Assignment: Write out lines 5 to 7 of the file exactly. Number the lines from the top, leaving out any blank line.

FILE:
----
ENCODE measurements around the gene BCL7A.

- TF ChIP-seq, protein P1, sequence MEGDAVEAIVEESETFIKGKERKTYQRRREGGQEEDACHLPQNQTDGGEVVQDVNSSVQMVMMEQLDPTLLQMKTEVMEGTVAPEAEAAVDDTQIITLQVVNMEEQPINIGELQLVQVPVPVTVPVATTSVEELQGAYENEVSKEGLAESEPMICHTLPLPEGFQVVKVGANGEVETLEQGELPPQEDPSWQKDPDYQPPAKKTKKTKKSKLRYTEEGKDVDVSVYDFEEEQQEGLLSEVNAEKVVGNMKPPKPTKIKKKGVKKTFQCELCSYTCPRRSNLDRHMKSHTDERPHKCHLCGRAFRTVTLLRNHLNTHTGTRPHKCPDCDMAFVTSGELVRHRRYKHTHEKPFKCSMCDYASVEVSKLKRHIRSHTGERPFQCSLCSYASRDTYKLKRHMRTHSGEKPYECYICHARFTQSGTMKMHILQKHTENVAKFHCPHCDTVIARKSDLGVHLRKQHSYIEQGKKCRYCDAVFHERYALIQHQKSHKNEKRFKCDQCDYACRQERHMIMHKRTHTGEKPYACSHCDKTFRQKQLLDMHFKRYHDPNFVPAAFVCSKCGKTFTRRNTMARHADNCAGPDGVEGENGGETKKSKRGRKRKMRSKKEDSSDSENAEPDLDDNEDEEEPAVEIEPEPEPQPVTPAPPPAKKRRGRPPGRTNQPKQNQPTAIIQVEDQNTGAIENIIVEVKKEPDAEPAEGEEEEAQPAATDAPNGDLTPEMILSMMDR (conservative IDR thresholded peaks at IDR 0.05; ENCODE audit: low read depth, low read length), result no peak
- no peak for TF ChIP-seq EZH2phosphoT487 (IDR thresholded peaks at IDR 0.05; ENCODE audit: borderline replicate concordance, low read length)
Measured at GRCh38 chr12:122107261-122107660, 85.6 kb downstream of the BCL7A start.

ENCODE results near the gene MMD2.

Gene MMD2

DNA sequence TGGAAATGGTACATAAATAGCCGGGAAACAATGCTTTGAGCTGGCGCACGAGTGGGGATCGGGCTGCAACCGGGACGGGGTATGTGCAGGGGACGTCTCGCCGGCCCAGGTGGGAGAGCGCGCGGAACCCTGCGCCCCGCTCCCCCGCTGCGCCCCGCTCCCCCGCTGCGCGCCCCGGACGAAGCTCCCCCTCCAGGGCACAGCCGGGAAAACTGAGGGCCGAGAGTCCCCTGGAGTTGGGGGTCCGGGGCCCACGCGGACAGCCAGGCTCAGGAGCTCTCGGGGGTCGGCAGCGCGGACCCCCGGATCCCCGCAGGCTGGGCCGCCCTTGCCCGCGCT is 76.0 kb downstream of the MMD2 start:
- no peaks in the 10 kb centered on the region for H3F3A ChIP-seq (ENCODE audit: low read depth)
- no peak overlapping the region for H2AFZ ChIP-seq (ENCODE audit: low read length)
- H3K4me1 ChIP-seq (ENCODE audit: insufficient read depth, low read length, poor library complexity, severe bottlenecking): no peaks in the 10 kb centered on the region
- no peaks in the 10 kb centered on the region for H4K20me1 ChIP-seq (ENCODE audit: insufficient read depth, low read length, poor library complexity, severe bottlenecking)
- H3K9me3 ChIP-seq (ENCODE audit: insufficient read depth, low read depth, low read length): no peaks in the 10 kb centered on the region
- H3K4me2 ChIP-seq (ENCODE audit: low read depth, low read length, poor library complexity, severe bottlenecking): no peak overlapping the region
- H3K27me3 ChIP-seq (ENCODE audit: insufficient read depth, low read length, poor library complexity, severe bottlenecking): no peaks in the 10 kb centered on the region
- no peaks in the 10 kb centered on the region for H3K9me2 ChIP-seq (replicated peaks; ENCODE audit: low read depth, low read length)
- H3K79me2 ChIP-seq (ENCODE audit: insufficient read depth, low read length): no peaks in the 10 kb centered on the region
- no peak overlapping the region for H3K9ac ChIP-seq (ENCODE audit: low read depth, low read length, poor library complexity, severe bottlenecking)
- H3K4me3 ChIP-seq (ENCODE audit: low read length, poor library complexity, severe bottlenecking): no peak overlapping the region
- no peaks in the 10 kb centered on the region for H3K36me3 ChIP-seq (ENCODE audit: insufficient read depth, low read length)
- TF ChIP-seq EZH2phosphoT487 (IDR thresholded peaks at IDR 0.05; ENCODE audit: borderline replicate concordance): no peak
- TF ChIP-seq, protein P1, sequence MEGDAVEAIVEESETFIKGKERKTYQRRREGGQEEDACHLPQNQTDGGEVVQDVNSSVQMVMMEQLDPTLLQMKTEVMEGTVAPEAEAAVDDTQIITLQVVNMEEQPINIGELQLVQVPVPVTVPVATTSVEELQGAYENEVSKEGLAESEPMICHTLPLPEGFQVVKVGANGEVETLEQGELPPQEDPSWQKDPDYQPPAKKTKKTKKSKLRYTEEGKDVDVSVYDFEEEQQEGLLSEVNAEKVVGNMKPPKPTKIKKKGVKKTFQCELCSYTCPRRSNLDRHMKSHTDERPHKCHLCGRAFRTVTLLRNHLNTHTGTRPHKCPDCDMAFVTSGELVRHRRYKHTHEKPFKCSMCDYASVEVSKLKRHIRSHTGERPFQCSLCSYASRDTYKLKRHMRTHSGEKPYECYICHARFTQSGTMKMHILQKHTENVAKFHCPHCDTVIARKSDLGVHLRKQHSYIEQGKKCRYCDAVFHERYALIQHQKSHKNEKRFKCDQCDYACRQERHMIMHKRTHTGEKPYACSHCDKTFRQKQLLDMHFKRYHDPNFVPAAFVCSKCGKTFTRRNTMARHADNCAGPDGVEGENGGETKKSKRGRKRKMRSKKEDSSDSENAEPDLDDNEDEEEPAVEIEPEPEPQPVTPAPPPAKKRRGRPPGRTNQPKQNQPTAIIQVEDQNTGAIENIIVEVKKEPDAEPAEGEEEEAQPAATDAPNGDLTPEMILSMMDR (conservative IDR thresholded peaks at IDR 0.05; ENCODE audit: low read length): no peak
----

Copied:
ENCODE results near the gene MMD2.

Gene MMD2

DNA sequence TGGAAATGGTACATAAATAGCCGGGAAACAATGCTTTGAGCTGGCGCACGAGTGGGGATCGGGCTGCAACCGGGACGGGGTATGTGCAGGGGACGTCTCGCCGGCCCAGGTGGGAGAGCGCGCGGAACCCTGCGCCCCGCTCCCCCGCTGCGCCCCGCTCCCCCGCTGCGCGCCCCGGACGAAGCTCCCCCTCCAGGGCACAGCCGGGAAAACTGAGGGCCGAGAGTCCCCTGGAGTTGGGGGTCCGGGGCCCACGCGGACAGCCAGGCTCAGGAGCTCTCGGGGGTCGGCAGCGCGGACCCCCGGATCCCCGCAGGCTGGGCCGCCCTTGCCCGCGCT is 76.0 kb downstream of the MMD2 start: